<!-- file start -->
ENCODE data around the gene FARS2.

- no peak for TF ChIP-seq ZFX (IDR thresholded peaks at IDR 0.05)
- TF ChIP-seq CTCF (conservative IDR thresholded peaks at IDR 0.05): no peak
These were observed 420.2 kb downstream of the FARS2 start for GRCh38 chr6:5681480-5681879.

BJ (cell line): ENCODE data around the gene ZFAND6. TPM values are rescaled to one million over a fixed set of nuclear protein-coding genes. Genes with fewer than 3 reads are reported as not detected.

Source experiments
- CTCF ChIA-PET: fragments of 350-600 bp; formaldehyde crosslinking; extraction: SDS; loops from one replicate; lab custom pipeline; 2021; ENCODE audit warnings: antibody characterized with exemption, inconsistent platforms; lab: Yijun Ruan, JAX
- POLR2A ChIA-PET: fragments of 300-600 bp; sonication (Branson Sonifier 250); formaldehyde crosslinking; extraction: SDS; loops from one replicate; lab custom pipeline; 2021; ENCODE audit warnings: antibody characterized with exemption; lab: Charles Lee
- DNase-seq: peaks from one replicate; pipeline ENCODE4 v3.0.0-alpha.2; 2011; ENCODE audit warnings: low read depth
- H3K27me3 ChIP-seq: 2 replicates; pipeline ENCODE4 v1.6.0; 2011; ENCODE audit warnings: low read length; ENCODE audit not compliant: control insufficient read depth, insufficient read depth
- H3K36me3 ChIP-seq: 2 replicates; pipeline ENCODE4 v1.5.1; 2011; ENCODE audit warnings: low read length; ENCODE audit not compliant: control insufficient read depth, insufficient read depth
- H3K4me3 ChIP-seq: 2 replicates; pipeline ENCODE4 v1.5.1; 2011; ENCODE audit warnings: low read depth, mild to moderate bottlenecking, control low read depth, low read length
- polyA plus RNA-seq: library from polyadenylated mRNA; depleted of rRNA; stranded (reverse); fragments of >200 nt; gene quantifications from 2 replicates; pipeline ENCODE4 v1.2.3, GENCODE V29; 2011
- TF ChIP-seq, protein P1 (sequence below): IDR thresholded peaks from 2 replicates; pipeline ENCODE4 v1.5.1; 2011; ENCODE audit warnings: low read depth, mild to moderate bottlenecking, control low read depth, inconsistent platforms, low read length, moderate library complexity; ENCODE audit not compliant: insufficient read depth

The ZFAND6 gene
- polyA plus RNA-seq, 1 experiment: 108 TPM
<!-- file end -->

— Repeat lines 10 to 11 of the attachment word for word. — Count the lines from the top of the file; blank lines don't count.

- H3K27me3 ChIP-seq: 2 replicates; pipeline ENCODE4 v1.6.0; 2011; ENCODE audit warnings: low read length; ENCODE audit not compliant: control insufficient read depth, insufficient read depth
- H3K36me3 ChIP-seq: 2 replicates; pipeline ENCODE4 v1.5.1; 2011; ENCODE audit warnings: low read length; ENCODE audit not compliant: control insufficient read depth, insufficient read depth